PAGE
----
The Gardens - Birr Castle Demesne - Ireland
Birr Castle Gardens Ireland has become our first member from abroad
The Gardens have a rich history attached to them. They were originally landscaped around the lake in the 18th century by Sir William Parsons, and over the generations of the Parsons family the Gardens has increased in beauty and interest. It now has plant material collected and subscribed for by 3 generations of the Earls of Rosse, as well as some of the most famous plant hunters past and present. It was the first garden in Ireland to receive specimens of Metasequoia glyptostroboides (Dawn Redwood) after its discovery in China in 1945. The garden comes alive in spring with spring flowering bulbs and a vast Magnolia collection.
The Formal Gardens. Here you will find the romantic hornbeam cloister walk, planted by Anne, Countess of Rosse in the 1940s around an original layout. It boasts the world's tallest box hedges. Tucked away in an intimate courtyard is a pergola with a spectacular wisteria. A collection of old roses compliments the delphinium border in season.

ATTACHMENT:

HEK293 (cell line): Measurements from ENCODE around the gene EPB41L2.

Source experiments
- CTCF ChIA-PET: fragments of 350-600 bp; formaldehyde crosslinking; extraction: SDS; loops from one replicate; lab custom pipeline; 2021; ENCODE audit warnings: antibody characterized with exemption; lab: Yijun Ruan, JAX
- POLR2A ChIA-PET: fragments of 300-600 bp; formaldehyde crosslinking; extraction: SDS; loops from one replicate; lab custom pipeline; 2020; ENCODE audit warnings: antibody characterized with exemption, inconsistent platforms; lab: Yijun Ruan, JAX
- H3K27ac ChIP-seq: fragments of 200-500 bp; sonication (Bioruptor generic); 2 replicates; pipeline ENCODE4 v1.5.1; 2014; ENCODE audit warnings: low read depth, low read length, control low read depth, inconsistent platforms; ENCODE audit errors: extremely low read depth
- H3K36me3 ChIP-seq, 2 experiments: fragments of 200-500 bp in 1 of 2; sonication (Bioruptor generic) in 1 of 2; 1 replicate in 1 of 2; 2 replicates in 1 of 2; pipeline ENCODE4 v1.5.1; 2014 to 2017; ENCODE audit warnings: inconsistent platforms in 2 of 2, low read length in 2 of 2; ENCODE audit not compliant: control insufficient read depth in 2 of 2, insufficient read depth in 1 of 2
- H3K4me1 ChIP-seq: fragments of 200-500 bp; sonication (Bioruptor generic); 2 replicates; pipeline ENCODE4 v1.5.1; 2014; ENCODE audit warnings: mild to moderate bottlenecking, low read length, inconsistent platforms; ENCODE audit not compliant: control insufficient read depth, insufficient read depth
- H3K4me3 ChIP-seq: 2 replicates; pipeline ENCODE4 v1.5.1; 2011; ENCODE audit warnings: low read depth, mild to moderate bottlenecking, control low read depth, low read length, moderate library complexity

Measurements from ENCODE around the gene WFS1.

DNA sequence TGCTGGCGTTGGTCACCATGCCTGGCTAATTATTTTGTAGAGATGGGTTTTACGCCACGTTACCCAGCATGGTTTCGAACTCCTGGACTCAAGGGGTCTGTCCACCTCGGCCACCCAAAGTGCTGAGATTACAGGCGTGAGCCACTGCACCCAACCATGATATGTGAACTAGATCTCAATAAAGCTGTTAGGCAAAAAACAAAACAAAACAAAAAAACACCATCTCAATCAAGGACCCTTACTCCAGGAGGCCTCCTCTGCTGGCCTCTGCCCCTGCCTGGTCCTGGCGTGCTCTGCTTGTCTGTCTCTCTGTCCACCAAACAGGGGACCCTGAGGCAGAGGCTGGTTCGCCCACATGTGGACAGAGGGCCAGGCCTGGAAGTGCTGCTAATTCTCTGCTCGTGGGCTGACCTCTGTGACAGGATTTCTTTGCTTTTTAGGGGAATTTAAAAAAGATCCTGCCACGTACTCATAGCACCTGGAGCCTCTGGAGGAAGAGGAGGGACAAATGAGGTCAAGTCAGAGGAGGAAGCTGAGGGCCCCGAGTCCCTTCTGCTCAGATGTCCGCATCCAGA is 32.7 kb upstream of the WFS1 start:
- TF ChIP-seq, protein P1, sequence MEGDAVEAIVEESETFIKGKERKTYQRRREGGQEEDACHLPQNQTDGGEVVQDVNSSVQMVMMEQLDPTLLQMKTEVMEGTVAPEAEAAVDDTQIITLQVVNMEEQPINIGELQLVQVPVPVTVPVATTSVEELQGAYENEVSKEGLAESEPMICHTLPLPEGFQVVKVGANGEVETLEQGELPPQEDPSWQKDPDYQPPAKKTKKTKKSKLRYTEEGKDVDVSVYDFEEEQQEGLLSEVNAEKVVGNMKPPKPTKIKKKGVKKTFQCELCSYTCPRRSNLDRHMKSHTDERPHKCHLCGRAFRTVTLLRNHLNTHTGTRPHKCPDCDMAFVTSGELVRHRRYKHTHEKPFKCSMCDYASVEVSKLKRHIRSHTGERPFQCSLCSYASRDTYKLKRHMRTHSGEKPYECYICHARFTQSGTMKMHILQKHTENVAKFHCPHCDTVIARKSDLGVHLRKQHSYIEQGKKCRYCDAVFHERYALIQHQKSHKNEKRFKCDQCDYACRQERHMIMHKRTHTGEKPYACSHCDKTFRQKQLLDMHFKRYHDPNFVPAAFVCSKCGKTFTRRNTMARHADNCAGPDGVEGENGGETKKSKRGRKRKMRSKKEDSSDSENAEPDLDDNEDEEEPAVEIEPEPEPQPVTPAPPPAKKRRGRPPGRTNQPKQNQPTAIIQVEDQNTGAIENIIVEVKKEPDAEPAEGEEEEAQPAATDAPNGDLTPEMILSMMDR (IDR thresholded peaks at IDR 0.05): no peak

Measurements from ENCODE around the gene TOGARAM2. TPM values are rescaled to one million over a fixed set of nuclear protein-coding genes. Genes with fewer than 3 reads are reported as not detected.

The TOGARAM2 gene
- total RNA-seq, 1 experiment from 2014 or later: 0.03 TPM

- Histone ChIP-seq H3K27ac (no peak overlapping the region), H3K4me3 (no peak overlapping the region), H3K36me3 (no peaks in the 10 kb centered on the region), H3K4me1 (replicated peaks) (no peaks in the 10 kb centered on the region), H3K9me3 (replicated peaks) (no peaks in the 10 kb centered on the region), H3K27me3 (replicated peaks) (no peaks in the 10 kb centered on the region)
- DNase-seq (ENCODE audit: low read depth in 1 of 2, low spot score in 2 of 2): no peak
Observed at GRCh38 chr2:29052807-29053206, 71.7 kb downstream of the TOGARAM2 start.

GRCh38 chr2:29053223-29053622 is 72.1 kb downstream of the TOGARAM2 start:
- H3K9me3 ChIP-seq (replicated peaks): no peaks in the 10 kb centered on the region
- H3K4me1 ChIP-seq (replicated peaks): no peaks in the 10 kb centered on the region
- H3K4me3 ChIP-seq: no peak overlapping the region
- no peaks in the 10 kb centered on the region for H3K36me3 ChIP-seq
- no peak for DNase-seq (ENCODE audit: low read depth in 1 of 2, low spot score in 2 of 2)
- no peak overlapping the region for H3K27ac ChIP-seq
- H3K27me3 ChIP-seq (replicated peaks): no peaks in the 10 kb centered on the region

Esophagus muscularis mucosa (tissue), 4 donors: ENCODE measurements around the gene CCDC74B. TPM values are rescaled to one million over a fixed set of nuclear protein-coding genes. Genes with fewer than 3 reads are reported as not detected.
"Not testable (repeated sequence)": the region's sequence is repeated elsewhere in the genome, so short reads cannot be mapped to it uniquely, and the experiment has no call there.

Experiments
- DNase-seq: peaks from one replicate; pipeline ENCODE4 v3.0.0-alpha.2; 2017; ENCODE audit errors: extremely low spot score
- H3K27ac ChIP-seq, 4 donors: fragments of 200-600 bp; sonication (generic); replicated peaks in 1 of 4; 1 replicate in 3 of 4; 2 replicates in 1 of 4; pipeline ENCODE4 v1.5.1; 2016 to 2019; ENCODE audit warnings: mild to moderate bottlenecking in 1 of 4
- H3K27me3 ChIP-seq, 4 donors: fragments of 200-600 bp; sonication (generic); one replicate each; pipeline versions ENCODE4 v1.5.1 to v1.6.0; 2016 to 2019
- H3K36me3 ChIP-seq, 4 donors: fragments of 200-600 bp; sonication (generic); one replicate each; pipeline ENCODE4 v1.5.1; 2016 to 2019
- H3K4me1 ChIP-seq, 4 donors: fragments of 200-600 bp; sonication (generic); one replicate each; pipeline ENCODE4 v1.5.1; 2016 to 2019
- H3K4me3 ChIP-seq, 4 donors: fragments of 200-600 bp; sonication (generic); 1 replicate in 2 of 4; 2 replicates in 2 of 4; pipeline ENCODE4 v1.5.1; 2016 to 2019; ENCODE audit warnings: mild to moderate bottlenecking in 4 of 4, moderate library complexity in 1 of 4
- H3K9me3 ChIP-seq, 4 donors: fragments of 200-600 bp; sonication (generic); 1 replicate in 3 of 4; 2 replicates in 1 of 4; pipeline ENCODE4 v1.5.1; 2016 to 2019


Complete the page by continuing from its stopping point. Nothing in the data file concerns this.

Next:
The Terraces. Here you will get the best views of the Castle as you reach them along the Moat Walk. In summer they are a blaze of colour, full of a large range of herbaceous plants selected by Lady Rosse. You will look down over the river Camcor and view the 1820 suspension bridge, earliest in Ireland.
Tranquil Waterfalls, Lake and Rivers Water is a prominent feature of the Gardens. Wherever you walk you are always close to water. Cross over the enchanting waterfall above the gravity fed fountain in the Victorian Fernery, or follow the River Walk to the double bridges where the Little Brosna and Camcor meet.
Animal Habitats the lake and rivers play host to the otter. If you are quiet, and lucky!, you may see these shy animals - as well as a glint of blue as the kingfisher flashes by. Herons, swans and mallard duck are all visitors to the lake. The red squirrel has become a very visible occupant, and the wildflower meadows and woodlands provide support for a host of small animals, including insects and aquatic life.